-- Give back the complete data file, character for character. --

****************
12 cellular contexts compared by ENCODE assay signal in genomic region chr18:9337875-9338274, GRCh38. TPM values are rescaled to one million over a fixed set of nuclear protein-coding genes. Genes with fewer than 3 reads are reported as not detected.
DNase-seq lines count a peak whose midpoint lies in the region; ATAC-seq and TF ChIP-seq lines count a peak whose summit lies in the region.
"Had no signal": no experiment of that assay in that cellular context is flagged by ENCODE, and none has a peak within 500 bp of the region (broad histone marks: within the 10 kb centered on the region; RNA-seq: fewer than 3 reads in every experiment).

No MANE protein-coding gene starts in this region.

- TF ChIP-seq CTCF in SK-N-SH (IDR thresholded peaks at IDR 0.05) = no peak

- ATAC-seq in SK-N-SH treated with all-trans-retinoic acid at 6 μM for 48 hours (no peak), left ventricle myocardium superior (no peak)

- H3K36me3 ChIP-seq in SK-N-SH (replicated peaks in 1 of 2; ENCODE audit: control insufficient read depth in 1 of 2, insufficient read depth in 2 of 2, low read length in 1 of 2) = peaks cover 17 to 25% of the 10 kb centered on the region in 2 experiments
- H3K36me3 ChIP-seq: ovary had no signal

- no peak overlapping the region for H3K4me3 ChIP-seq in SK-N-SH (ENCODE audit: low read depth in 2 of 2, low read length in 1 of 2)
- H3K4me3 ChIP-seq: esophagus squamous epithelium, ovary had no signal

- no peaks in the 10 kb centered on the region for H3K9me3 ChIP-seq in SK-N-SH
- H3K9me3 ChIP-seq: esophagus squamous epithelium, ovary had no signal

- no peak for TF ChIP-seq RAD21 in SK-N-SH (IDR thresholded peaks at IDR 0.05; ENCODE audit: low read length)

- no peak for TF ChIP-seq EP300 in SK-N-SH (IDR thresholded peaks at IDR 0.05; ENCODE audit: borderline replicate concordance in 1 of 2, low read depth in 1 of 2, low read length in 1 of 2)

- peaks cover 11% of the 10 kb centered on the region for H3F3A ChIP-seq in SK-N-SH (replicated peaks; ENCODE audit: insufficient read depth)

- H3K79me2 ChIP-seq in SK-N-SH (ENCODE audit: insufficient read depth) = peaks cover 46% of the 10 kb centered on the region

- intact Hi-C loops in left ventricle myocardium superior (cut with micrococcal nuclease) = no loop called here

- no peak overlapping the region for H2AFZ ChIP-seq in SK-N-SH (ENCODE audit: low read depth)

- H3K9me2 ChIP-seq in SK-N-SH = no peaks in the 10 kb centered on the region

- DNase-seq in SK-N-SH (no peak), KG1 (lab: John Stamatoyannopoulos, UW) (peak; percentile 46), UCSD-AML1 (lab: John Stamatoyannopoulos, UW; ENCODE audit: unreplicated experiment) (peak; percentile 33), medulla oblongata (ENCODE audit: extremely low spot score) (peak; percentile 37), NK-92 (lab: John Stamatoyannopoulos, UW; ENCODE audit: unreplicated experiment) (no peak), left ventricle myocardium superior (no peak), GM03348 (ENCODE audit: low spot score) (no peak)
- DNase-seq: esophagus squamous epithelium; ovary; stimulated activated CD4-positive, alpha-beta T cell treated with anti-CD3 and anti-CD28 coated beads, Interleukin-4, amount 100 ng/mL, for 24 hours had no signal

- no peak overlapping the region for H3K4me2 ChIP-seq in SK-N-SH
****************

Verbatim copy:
12 cellular contexts compared by ENCODE assay signal in genomic region chr18:9337875-9338274, GRCh38. TPM values are rescaled to one million over a fixed set of nuclear protein-coding genes. Genes with fewer than 3 reads are reported as not detected.
DNase-seq lines count a peak whose midpoint lies in the region; ATAC-seq and TF ChIP-seq lines count a peak whose summit lies in the region.
"Had no signal": no experiment of that assay in that cellular context is flagged by ENCODE, and none has a peak within 500 bp of the region (broad histone marks: within the 10 kb centered on the region; RNA-seq: fewer than 3 reads in every experiment).

No MANE protein-coding gene starts in this region.

- TF ChIP-seq CTCF in SK-N-SH (IDR thresholded peaks at IDR 0.05) = no peak

- ATAC-seq in SK-N-SH treated with all-trans-retinoic acid at 6 μM for 48 hours (no peak), left ventricle myocardium superior (no peak)

- H3K36me3 ChIP-seq in SK-N-SH (replicated peaks in 1 of 2; ENCODE audit: control insufficient read depth in 1 of 2, insufficient read depth in 2 of 2, low read length in 1 of 2) = peaks cover 17 to 25% of the 10 kb centered on the region in 2 experiments
- H3K36me3 ChIP-seq: ovary had no signal

- no peak overlapping the region for H3K4me3 ChIP-seq in SK-N-SH (ENCODE audit: low read depth in 2 of 2, low read length in 1 of 2)
- H3K4me3 ChIP-seq: esophagus squamous epithelium, ovary had no signal

- no peaks in the 10 kb centered on the region for H3K9me3 ChIP-seq in SK-N-SH
- H3K9me3 ChIP-seq: esophagus squamous epithelium, ovary had no signal

- no peak for TF ChIP-seq RAD21 in SK-N-SH (IDR thresholded peaks at IDR 0.05; ENCODE audit: low read length)

- no peak for TF ChIP-seq EP300 in SK-N-SH (IDR thresholded peaks at IDR 0.05; ENCODE audit: borderline replicate concordance in 1 of 2, low read depth in 1 of 2, low read length in 1 of 2)

- peaks cover 11% of the 10 kb centered on the region for H3F3A ChIP-seq in SK-N-SH (replicated peaks; ENCODE audit: insufficient read depth)

- H3K79me2 ChIP-seq in SK-N-SH (ENCODE audit: insufficient read depth) = peaks cover 46% of the 10 kb centered on the region

- intact Hi-C loops in left ventricle myocardium superior (cut with micrococcal nuclease) = no loop called here

- no peak overlapping the region for H2AFZ ChIP-seq in SK-N-SH (ENCODE audit: low read depth)

- H3K9me2 ChIP-seq in SK-N-SH = no peaks in the 10 kb centered on the region

- DNase-seq in SK-N-SH (no peak), KG1 (lab: John Stamatoyannopoulos, UW) (peak; percentile 46), UCSD-AML1 (lab: John Stamatoyannopoulos, UW; ENCODE audit: unreplicated experiment) (peak; percentile 33), medulla oblongata (ENCODE audit: extremely low spot score) (peak; percentile 37), NK-92 (lab: John Stamatoyannopoulos, UW; ENCODE audit: unreplicated experiment) (no peak), left ventricle myocardium superior (no peak), GM03348 (ENCODE audit: low spot score) (no peak)
- DNase-seq: esophagus squamous epithelium; ovary; stimulated activated CD4-positive, alpha-beta T cell treated with anti-CD3 and anti-CD28 coated beads, Interleukin-4, amount 100 ng/mL, for 24 hours had no signal

- no peak overlapping the region for H3K4me2 ChIP-seq in SK-N-SH